The seasonally-adjusted Absa Purchasing Managers’ Index (PMI) dipped back to just below the neutral 50-point mark in May. The index declined to 49.8 index points, down from 50.9 in April. Despite the fall, the average level of 50.4 points recorded during the first two months of Q2, 2018, is not only above the neutral 50-point mark, but also higher than the 49.2 index points registered in Q1, 2018. This bodes well for a recovery in the manufacturing sector, after manufacturing output contracted on a quarter-on-quarter basis in Q1, 2018.
Among the PMI’s key sub-components, the new Sales Orders Index managed to remain above the neutral 50-point mark for a second consecutive month, despite a 5-point decline from the unusually high level reached in April. At 51.5 points, the index is not only comfortably above the neutral 50-point mark, the index’s average level recorded in Q2, 2018, is also well above the Q1 average. If sustained, this bodes well for output growth in the coming months.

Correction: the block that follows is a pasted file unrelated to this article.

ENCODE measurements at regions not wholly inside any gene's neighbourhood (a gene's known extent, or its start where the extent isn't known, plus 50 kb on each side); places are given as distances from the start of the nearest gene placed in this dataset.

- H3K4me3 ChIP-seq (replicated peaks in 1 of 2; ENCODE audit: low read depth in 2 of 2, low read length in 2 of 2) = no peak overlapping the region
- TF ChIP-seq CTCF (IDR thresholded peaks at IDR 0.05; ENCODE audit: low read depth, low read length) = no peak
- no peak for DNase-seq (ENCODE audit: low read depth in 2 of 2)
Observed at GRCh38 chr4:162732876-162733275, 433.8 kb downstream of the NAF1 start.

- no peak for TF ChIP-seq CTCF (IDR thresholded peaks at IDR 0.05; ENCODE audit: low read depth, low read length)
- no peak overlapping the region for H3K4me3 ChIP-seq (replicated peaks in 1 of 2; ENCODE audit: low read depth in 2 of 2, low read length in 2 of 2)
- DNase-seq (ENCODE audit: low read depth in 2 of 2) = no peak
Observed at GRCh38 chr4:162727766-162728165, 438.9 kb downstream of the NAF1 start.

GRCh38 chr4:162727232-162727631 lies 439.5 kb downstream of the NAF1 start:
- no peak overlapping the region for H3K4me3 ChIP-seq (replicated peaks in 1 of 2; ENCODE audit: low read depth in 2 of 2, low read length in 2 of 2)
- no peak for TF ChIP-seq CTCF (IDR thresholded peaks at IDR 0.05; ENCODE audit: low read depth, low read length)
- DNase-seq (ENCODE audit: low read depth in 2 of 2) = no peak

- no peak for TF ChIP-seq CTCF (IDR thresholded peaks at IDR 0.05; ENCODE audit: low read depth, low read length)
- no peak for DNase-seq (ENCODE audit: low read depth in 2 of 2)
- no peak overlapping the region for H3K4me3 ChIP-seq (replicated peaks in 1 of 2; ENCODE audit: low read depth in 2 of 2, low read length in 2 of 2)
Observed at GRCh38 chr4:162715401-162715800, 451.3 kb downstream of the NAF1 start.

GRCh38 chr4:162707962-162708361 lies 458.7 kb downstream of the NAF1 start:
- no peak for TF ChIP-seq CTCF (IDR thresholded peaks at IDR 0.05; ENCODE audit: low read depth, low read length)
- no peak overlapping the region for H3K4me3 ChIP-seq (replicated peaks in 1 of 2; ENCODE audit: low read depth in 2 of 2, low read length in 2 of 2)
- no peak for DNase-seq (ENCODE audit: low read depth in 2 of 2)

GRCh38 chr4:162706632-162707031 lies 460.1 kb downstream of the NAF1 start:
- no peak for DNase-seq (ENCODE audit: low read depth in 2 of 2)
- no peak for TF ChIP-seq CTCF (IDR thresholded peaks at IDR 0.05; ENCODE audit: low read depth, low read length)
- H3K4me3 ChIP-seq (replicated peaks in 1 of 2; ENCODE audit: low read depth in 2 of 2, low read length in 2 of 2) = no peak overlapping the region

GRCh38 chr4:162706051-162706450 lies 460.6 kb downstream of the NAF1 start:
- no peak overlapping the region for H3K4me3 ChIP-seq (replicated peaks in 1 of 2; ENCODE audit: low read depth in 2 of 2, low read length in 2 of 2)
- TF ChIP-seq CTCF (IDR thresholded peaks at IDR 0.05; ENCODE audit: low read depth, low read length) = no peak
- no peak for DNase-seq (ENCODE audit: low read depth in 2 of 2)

Unfortunately, actual output growth likely disappointed in May as the Business Activity Index removed some of the gains made in April, correcting to 47.2 index points from 49.1. The seeming inability of output growth to gain traction is somewhat disappointing, but should new sales orders be sustained at current levels, output is expected to tick up in the coming months.
Another hope for output growth going forward is that the Inventories Index (despite an increase to a 13-month high of 49.4 index points) is still below the new Sales Orders Index.
Despite recent fluctuations in the Business Activity Index, the Employment Index remained more or less unchanged at just above 49 index points for a third consecutive month.
The index tracking expected business conditions in six months’ time fell to 65.3 index points from 69.6 points in April. While the current reading is well below the 79.1 index points reached in February, it is significantly higher than the average recorded during 2017 and continues to suggest an expectation of improved conditions going forward.
The Purchasing Price Index dipped slightly lower after pointing to an acceleration in cost pressures in the two preceding months. The index fell to 65.5 points from 66.9 in April. This was despite a weaker Rand exchange rate and a higher Brent crude oil price compared to the previous month, which usually leads to higher costs.
The fuel price hike on 6 June means that a further moderation in cost pressures is unlikely.